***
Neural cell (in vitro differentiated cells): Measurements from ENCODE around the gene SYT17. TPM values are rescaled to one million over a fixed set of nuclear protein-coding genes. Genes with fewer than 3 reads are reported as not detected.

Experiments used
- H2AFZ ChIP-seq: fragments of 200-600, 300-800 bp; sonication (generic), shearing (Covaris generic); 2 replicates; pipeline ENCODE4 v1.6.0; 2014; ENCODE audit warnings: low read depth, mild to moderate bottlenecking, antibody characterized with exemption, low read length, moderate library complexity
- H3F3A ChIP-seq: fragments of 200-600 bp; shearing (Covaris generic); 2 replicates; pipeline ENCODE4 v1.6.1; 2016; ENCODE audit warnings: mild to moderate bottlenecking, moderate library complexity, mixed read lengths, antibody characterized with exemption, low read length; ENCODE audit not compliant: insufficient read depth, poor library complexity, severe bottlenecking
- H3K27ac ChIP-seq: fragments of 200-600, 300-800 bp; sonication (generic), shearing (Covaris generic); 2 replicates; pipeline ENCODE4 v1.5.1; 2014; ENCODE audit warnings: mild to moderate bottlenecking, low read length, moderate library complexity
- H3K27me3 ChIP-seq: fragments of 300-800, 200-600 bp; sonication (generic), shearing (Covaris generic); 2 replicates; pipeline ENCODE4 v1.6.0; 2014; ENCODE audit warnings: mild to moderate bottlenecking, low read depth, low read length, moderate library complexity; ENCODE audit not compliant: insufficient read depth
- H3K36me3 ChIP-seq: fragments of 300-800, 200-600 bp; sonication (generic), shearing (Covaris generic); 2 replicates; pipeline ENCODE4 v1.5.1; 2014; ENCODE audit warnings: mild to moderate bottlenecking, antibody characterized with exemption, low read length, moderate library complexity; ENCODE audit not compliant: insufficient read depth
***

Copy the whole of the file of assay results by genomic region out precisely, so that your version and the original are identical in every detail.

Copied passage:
Neural cell (in vitro differentiated cells): Measurements from ENCODE around the gene SYT17. TPM values are rescaled to one million over a fixed set of nuclear protein-coding genes. Genes with fewer than 3 reads are reported as not detected.

Experiments used
- H2AFZ ChIP-seq: fragments of 200-600, 300-800 bp; sonication (generic), shearing (Covaris generic); 2 replicates; pipeline ENCODE4 v1.6.0; 2014; ENCODE audit warnings: low read depth, mild to moderate bottlenecking, antibody characterized with exemption, low read length, moderate library complexity
- H3F3A ChIP-seq: fragments of 200-600 bp; shearing (Covaris generic); 2 replicates; pipeline ENCODE4 v1.6.1; 2016; ENCODE audit warnings: mild to moderate bottlenecking, moderate library complexity, mixed read lengths, antibody characterized with exemption, low read length; ENCODE audit not compliant: insufficient read depth, poor library complexity, severe bottlenecking
- H3K27ac ChIP-seq: fragments of 200-600, 300-800 bp; sonication (generic), shearing (Covaris generic); 2 replicates; pipeline ENCODE4 v1.5.1; 2014; ENCODE audit warnings: mild to moderate bottlenecking, low read length, moderate library complexity
- H3K27me3 ChIP-seq: fragments of 300-800, 200-600 bp; sonication (generic), shearing (Covaris generic); 2 replicates; pipeline ENCODE4 v1.6.0; 2014; ENCODE audit warnings: mild to moderate bottlenecking, low read depth, low read length, moderate library complexity; ENCODE audit not compliant: insufficient read depth
- H3K36me3 ChIP-seq: fragments of 300-800, 200-600 bp; sonication (generic), shearing (Covaris generic); 2 replicates; pipeline ENCODE4 v1.5.1; 2014; ENCODE audit warnings: mild to moderate bottlenecking, antibody characterized with exemption, low read length, moderate library complexity; ENCODE audit not compliant: insufficient read depth